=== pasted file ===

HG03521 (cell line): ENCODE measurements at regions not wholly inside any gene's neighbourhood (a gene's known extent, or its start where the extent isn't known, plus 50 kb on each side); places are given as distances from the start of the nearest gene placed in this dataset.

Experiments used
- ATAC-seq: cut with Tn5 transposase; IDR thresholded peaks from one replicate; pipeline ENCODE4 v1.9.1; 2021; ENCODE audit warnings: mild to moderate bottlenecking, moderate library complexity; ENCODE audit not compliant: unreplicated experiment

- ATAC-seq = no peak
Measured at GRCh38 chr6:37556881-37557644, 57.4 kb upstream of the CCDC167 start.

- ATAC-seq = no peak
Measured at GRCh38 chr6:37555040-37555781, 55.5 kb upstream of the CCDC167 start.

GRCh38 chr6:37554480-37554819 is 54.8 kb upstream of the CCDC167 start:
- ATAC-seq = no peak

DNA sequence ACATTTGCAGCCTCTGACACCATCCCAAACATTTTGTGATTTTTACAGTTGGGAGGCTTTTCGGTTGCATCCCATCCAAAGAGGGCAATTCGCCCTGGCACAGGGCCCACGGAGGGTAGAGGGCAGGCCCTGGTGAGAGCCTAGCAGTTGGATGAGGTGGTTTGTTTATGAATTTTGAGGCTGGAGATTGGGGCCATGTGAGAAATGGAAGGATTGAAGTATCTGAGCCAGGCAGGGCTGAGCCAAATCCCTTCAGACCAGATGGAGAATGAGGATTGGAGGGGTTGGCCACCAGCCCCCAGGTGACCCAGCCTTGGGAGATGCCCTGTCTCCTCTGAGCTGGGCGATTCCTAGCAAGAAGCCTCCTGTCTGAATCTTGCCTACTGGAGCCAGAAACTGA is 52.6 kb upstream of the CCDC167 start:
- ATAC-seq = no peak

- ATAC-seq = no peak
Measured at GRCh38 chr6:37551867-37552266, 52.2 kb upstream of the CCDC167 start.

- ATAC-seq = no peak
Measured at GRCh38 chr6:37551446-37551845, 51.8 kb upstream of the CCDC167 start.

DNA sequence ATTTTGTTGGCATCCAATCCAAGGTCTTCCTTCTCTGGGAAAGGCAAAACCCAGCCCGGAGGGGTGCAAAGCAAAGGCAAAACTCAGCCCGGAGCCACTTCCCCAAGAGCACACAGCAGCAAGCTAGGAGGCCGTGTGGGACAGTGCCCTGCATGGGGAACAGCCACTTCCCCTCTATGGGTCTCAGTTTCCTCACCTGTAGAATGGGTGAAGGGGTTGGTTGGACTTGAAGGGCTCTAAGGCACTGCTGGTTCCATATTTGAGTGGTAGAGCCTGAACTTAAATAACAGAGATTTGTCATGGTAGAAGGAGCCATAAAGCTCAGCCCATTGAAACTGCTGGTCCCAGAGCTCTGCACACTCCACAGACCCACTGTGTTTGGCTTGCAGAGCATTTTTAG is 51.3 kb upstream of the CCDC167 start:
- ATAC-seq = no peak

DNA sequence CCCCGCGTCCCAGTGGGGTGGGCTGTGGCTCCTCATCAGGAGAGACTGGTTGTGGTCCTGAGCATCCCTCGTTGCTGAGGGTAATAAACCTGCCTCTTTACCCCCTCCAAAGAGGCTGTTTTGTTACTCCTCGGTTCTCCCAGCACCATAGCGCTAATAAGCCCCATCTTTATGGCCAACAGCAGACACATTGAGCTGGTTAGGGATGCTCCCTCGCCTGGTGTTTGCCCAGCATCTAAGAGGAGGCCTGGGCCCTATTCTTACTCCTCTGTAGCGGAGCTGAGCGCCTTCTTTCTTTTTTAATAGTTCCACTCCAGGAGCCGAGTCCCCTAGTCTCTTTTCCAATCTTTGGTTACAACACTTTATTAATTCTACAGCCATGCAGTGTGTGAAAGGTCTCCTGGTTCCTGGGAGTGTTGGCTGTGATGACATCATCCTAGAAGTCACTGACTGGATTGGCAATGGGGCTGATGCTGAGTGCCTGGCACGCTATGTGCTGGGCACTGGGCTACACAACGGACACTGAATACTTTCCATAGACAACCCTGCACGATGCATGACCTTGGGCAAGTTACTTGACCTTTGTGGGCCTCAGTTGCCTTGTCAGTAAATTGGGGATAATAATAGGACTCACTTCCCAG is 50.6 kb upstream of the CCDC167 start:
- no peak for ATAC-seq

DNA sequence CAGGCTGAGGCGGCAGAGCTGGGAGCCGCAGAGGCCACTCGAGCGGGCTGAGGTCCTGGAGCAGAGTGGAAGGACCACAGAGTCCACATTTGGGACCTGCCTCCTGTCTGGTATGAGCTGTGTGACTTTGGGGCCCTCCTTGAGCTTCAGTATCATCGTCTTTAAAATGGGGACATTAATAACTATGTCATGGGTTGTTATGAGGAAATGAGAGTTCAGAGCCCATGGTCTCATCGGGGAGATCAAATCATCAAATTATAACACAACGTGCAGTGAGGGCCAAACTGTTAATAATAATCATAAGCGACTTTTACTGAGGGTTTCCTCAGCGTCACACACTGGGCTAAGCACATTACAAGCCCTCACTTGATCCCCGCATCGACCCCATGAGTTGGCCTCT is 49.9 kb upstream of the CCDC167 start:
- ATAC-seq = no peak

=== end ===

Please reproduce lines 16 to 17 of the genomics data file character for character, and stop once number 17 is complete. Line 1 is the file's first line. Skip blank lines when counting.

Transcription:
DNA sequence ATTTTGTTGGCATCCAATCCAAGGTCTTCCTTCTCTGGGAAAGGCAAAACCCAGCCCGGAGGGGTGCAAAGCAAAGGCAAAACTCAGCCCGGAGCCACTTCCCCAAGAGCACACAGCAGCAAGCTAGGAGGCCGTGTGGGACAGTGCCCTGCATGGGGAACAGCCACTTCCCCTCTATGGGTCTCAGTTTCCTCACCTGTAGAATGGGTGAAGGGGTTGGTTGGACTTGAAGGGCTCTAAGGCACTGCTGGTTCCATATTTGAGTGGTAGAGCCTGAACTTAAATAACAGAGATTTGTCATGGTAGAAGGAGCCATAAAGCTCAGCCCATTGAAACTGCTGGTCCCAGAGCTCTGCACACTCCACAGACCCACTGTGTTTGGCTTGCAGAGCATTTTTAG is 51.3 kb upstream of the CCDC167 start:
- ATAC-seq = no peak